Get Started: 6 Guerrilla Testing Methods Anyone Can Use

Recently, we wrote about why you should be using guerrilla testing in enterprise situations. It’s fast, effective, and affordable, and it could give you a major leg up in your design and development process. What we didn’t cover off in that piece, however, were suggestions for the techniques themselves — i.e. the actual guerrilla testing methods. Today, we amend that.

Below, Myplanet Designer Jessie Chang has created a list of six different quick, easy, low-cost, minimal assembly required techniques that you can deploy today. No more excuses for not getting started — get your guerrilla tests underway and get the data you need.

Red Route analysis chart
Red Route Analysis example
Red Route Analysis

Use it when: You’re at an impasse with your team in trying to assess priorities — the feature or page used by the most people and the feature or page used the most often.

Materials needed: All you need is Excel or Google Sheets (or even pen, paper, and some coloured pencils).

How to do it: To begin, create a 5 x 5 chart using your spreadsheet maker of choice. On one axis, label the cells according to usage (from used by least number of people to used by most number of people) and on the other axis, label the cells according to exposure (from used by all to used by few). At the high end (most users, most often used), shade the squares in red, shading them down to white at the low end (fewest users, least often used). Once your chart has been created, fill it in with your features or pages according to their known user numbers and usage rates.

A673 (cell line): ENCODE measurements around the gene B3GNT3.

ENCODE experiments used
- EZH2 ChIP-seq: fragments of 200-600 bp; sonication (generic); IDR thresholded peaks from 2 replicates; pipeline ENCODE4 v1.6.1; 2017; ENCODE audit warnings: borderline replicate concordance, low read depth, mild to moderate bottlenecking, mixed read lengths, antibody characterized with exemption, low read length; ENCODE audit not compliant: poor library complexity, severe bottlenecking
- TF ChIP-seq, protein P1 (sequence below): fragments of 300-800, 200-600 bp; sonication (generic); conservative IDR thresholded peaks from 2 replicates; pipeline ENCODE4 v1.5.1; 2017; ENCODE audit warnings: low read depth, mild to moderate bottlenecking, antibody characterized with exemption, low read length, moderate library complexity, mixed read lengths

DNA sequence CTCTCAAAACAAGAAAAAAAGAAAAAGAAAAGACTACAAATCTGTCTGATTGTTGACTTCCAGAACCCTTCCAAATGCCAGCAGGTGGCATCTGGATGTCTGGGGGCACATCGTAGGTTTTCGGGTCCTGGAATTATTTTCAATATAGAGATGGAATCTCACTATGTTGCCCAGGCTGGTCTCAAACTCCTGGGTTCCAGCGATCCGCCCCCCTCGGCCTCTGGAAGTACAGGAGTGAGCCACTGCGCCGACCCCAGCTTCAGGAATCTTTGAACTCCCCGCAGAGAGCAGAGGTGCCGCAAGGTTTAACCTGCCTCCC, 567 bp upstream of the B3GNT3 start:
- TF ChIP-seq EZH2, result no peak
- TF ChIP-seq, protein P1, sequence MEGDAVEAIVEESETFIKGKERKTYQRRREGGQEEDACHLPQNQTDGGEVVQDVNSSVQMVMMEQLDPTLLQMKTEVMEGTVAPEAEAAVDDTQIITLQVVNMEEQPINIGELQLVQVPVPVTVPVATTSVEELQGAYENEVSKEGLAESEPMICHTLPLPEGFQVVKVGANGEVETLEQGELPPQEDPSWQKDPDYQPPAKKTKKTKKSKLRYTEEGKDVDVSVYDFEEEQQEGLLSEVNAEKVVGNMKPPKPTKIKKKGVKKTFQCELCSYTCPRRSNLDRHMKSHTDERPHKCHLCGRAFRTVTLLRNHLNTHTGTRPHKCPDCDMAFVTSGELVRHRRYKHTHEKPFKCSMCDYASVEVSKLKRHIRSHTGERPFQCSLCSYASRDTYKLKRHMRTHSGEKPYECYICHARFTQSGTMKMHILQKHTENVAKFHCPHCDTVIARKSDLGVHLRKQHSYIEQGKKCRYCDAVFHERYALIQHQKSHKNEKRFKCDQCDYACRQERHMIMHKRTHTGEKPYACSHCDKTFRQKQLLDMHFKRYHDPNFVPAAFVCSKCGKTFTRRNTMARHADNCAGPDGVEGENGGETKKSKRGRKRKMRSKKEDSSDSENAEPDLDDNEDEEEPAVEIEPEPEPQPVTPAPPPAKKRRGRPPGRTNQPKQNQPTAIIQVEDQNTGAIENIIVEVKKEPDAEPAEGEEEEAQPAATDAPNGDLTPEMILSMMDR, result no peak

Outcomes: The areas for you and your team to focus on (i.e. the biggest priorities) will emerge as the darkest cells, and your areas of lower priority are the lightest shaded cells. Once you know where your priorities lie in terms of impact, you can start to assess costs and benefits more accurately.

 Clickpath example
Clickpath Map example
Clickpath Map

Use it when: There are a few good times to make use of a clickpath map—
  1. When you don’t have access to super fancy heatmap technology
  2. When you’re testing out visual hierarchy on one page (a.k.a. find out what users see first on a page — Where do their eyes naturally gravitate?)
  3. When you want to see where users would click first to find xyz

Materials needed: In keeping with a “make it easy” theme, all this one needs is some printouts and coloured stickers. *Note: You could do this with one a printout and a notepad/spreadsheet, but the finished output is a much better visual artefact/representation/presentation for stakeholders and team members the way I outline below.

How to do it: First, print out two copies of your page. One is put in front of the user and the other is used by you to keep track of interactions. Observe or ask your test user to indicate where they would first interact on the page or ask them to complete a task like find xyz, and then on your copy of the printout, place a mark — in corresponding order — beside all the elements they verbally or physically interact with. Don’t forget to write down that test participants’ name beside their clickpath!